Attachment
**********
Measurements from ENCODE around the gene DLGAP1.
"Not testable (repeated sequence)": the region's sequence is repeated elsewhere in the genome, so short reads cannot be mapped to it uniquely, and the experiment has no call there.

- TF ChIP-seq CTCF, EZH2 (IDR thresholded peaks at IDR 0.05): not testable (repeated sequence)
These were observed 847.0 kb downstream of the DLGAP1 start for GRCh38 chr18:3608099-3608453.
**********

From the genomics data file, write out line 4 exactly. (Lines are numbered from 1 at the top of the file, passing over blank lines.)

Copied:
These were observed 847.0 kb downstream of the DLGAP1 start for GRCh38 chr18:3608099-3608453.